Black Canary and Hawkeye artist Annie Wu comes to Riverdale for Archie #4 to depict the much discussed “Lipstick Incident”, which has been the cause of a lot of strain in Betty, Archie, and even Jughead’s relationship through the first issues of the all-new Archie. Theme-wise, writer Mark Waid digs into the coming of age story aspect of Archie and spends much of the issue building up Archie and Betty’s lifelong friendship/romance and then dismantling it ruthlessly.
Wu’s art style is raw and loose and is perfect for capturing the raw nerves of teenage emotions, but sadly Waid’s script doesn’t follow suit as he goes for teen movie cliches and forced metaphors instead of authentic feeling. Or maybe even with a fresh coat of paint and fashion forward redesigns, the Archie universe is just that silly, and Archie is less on the joke than someone like Jughead. In the space of a few pages, the comic goes from a friendship affirming story with a tinge of wistfulness about growing up to She’s All That Riverdale edition. But then sometimes Waid and Wu just let the images talk, and the montage panels are the strongest part of Archie #4 and will remind readers of childhood friends, who they moved farther away from as they grew older. Cue “Landslide” by Fleetwood Mac.
Archie #4 is all about shaking up the comic’s decades long status quo by creating a rift between Archie and Betty. Colorists Andre Szymanowicz and Jen Vaughn do this by introducing red in the later bits of the comic as the story builds up to the actual “Lipstick Incident”. The sky also gets progressively darker as Betty and Archie’s perfect day continues, and their lives change when they run into some not nice people when they are cleaning off chocolate bar mess off themselves. (This comic will made me want a comic full of Archie and Betty hijinks.)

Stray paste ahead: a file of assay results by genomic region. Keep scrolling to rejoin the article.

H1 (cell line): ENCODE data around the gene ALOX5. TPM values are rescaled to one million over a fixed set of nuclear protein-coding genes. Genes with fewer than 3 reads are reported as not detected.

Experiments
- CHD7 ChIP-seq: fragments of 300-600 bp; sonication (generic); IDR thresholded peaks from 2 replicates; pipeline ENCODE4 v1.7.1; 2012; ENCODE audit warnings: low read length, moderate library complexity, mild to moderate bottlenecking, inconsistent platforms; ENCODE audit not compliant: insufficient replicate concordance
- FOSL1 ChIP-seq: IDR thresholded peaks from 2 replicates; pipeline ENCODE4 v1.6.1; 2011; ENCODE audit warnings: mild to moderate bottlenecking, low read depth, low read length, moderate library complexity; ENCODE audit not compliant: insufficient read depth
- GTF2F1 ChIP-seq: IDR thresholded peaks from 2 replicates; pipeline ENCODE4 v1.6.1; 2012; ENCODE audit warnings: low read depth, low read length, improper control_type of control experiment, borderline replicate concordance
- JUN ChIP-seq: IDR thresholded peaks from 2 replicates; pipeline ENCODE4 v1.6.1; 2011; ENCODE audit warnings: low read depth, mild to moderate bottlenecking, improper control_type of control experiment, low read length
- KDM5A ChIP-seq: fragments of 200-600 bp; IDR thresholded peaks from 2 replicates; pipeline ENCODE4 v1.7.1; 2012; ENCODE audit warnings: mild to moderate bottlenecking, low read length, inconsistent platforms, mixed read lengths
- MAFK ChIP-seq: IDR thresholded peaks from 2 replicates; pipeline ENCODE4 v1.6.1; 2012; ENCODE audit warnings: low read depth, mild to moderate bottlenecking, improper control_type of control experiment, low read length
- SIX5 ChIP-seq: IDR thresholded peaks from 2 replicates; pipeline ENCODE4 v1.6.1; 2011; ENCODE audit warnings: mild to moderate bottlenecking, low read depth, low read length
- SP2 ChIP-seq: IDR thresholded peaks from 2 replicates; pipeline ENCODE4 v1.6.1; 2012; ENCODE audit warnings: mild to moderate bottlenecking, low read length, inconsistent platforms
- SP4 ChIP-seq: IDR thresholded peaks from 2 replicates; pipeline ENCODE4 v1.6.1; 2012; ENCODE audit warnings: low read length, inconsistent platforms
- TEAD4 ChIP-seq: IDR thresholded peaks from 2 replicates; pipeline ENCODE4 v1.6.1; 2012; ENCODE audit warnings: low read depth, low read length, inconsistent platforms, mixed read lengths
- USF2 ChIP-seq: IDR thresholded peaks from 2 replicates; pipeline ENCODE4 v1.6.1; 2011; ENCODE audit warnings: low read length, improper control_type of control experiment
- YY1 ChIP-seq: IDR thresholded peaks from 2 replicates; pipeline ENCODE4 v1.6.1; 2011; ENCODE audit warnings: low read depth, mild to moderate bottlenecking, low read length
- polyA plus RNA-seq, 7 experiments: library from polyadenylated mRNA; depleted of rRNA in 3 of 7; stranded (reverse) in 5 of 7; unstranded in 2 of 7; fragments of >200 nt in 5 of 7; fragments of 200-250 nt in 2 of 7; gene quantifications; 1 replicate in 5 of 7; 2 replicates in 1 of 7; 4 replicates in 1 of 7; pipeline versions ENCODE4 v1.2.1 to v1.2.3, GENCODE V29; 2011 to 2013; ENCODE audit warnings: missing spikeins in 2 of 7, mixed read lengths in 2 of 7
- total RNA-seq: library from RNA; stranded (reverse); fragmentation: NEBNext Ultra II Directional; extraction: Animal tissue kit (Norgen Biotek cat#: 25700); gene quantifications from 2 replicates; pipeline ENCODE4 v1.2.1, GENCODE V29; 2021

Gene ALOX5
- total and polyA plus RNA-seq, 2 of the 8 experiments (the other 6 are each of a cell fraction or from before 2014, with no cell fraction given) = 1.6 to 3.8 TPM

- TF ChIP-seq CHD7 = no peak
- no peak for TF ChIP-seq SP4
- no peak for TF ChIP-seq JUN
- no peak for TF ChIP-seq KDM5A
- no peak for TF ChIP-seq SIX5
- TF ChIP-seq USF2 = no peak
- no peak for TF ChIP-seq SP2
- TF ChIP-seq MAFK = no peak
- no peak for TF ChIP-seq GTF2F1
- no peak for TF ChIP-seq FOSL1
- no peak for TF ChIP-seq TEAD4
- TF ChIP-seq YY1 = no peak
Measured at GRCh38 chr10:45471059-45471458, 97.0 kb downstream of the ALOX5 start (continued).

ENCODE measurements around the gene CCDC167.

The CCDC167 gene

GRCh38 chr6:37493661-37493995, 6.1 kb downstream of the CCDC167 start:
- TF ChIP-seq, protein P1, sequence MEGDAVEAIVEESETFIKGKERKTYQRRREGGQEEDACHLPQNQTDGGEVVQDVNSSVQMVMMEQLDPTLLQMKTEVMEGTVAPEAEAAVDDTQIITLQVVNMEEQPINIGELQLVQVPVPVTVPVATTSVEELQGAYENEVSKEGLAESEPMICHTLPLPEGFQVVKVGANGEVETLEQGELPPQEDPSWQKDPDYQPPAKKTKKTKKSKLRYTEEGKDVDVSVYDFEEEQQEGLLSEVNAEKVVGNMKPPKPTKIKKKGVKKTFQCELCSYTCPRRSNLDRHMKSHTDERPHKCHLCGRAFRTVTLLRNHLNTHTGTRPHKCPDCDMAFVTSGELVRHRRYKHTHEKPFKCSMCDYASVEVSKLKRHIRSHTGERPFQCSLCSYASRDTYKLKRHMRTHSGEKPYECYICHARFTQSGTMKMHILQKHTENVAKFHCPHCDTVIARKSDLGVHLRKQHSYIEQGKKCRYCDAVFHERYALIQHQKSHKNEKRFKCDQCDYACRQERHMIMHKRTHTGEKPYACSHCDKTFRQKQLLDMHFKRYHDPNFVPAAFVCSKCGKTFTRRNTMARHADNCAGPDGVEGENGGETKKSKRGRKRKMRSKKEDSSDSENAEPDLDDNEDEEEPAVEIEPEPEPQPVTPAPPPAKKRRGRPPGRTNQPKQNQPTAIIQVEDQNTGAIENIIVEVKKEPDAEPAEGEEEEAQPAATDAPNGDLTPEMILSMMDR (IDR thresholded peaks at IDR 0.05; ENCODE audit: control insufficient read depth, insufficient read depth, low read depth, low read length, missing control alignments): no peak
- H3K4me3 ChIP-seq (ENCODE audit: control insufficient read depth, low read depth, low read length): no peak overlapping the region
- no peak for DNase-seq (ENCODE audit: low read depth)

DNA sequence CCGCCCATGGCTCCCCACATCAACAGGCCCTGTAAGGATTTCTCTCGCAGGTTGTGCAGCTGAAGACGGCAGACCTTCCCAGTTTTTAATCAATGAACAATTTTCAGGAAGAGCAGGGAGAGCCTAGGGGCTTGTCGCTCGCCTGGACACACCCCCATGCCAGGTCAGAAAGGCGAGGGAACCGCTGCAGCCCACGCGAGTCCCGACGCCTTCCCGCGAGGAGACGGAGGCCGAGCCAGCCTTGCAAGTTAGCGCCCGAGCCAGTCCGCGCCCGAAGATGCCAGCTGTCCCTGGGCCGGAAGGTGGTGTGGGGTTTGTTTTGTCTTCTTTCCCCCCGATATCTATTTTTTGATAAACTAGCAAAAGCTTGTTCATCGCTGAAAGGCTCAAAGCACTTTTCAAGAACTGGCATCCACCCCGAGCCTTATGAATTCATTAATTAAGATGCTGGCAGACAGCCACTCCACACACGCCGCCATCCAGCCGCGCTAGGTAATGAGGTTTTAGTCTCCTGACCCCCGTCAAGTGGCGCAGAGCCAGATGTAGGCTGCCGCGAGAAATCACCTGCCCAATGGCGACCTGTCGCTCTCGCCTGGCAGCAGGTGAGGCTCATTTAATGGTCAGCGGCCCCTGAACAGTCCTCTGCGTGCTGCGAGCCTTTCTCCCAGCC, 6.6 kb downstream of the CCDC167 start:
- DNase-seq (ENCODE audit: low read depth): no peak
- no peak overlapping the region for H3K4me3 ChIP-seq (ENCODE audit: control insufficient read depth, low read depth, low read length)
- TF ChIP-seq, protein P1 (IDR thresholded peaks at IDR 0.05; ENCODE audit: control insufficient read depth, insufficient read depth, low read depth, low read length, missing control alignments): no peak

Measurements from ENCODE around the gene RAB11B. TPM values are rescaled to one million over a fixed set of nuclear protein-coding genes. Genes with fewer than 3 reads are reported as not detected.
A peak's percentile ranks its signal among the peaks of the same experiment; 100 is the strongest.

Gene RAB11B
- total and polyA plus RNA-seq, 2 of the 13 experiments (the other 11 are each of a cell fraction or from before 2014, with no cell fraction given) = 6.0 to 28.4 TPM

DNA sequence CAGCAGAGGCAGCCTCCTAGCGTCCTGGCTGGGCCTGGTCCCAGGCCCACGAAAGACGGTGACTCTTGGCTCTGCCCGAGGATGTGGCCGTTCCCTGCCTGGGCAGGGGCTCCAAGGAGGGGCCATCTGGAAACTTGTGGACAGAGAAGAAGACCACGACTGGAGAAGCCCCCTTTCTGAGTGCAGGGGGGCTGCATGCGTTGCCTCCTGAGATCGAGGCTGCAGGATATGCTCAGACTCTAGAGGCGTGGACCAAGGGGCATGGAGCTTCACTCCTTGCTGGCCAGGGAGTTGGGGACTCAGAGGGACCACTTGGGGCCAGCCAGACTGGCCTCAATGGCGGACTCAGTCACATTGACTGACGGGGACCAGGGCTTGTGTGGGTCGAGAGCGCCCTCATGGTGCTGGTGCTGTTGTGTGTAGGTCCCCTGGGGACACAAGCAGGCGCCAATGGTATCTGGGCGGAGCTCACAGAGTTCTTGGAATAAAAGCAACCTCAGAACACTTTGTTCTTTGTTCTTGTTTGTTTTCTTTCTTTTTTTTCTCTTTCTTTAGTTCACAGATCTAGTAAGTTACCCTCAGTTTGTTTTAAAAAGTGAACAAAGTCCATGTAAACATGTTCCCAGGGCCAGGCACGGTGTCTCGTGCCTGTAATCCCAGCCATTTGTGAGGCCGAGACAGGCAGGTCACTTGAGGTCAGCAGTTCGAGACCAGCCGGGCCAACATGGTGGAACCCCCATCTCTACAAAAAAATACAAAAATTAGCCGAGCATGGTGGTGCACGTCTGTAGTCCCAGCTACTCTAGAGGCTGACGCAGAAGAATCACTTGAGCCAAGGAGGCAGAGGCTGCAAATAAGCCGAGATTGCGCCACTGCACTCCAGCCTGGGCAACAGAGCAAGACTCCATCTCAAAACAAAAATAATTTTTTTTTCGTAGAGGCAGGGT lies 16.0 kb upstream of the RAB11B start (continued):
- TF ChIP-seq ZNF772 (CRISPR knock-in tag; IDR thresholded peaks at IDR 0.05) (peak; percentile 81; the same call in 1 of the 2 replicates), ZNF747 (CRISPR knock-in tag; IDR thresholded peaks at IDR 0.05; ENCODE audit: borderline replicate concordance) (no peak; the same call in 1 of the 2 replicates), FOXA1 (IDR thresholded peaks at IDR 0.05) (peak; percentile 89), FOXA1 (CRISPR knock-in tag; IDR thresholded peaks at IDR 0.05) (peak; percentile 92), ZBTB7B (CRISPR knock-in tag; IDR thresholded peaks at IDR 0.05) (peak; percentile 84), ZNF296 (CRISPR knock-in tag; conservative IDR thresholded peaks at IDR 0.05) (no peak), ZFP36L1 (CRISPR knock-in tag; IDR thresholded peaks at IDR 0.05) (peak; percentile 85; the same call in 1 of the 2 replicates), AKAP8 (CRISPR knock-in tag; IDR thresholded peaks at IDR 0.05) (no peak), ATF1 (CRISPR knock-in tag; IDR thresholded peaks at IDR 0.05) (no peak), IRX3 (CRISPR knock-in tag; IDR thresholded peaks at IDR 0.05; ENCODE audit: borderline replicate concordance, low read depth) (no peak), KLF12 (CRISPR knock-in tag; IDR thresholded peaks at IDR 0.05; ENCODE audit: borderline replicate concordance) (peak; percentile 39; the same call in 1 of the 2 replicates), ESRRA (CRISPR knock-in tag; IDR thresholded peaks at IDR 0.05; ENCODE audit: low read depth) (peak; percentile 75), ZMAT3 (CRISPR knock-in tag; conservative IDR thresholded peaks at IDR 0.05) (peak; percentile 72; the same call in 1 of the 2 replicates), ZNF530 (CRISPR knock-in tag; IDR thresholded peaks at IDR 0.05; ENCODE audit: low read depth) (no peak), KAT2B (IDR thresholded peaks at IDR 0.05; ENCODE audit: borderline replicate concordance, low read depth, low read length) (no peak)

But while the comics last, Annie Wu gives readers an energetic look at a platonic, yet romantically charged friendship between two young teenagers. Her poses are organic and not stiff or forced as Archie and Betty go from running down a hill in a race to get milkshakes and burgers at Pop’s to falling in each other’s arms. The glowing look in their eyes show the obvious chemistry between the pair even if there being literal fireworks going on at the same time is a little too heavy handed. This moment creates some excellent, unspoken sexual tension, but instead of having Archie and Betty have an honest conversation about their feelings, Waid introduces some pointless melodrama featuring tertiary members of the Archie cast. There’s nothing wrong with a little soapy drama, especially in a title like Archie, but the characters used by Waid are just there to service the plot and have rarely appeared in the first three issues. The ongoing plot with Veronica is a little better as Waid explores whether she’s just a rebound for Archie after the lipstick incident, or if they’ll have a true, lasting relationship.
Archie #4 is an excellent showcase for Annie Wu’s energetic depictions of friendship, romance, and heartbreak with subtly powerful colors from Andre Szymanowicz and Jen Vaughn. Sadly, Mark Waid’s script gets bogged down in a cycle of dated and cliched teen melodrama instead of exploring the relationship and falling out between Betty and Archie in more depth. However, Jughead is funny as ever, and Veronica lights up the few pages she appears in.